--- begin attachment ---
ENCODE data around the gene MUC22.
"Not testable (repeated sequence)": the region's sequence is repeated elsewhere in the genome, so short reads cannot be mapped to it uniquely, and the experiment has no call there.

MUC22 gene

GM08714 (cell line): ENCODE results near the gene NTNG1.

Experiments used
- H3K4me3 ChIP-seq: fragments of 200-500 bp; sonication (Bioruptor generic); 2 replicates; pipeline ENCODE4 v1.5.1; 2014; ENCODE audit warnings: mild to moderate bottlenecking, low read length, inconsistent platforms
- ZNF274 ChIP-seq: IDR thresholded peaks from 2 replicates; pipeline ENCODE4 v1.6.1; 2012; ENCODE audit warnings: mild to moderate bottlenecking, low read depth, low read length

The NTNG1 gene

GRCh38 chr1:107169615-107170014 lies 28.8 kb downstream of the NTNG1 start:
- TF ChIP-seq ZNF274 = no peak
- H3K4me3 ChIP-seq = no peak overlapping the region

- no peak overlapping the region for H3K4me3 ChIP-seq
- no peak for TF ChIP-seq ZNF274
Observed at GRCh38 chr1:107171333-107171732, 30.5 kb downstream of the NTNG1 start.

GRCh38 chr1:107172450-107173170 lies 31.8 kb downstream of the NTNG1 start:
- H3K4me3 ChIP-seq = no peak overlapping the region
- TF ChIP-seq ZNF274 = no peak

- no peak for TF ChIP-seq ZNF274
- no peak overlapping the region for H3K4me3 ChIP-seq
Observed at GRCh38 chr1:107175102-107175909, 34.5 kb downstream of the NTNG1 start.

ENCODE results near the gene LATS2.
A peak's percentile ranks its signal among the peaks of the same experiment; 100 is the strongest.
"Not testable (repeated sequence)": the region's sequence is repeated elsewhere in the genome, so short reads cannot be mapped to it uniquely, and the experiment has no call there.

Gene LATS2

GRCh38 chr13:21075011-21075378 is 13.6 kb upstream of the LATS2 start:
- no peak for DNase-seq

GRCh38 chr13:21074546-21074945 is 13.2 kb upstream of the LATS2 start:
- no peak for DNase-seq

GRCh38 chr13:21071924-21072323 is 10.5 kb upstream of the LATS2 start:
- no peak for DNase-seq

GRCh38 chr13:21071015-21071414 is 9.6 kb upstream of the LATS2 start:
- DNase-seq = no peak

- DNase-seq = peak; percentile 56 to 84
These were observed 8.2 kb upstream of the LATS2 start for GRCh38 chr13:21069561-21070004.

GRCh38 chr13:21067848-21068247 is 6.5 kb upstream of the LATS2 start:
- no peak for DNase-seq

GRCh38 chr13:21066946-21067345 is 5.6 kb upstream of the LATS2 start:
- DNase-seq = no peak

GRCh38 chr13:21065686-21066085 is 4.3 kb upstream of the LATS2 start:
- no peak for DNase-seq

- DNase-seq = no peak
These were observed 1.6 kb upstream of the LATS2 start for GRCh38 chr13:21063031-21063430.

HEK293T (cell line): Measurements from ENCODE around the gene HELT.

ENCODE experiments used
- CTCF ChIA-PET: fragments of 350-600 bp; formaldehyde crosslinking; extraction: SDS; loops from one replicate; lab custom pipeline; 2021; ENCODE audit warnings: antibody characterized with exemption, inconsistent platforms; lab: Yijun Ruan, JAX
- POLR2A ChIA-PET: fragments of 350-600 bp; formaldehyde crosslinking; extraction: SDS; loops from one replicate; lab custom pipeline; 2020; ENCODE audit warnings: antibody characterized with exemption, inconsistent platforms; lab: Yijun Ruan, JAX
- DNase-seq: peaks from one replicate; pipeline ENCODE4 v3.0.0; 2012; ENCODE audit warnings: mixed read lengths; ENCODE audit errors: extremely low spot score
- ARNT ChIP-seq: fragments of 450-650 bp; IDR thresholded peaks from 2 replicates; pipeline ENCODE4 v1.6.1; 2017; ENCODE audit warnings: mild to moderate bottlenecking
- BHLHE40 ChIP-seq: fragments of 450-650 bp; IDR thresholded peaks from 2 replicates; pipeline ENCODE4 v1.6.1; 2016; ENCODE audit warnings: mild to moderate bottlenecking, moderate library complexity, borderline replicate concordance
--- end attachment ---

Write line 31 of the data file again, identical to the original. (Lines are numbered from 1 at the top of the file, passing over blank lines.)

GRCh38 chr13:21071015-21071414 is 9.6 kb upstream of the LATS2 start: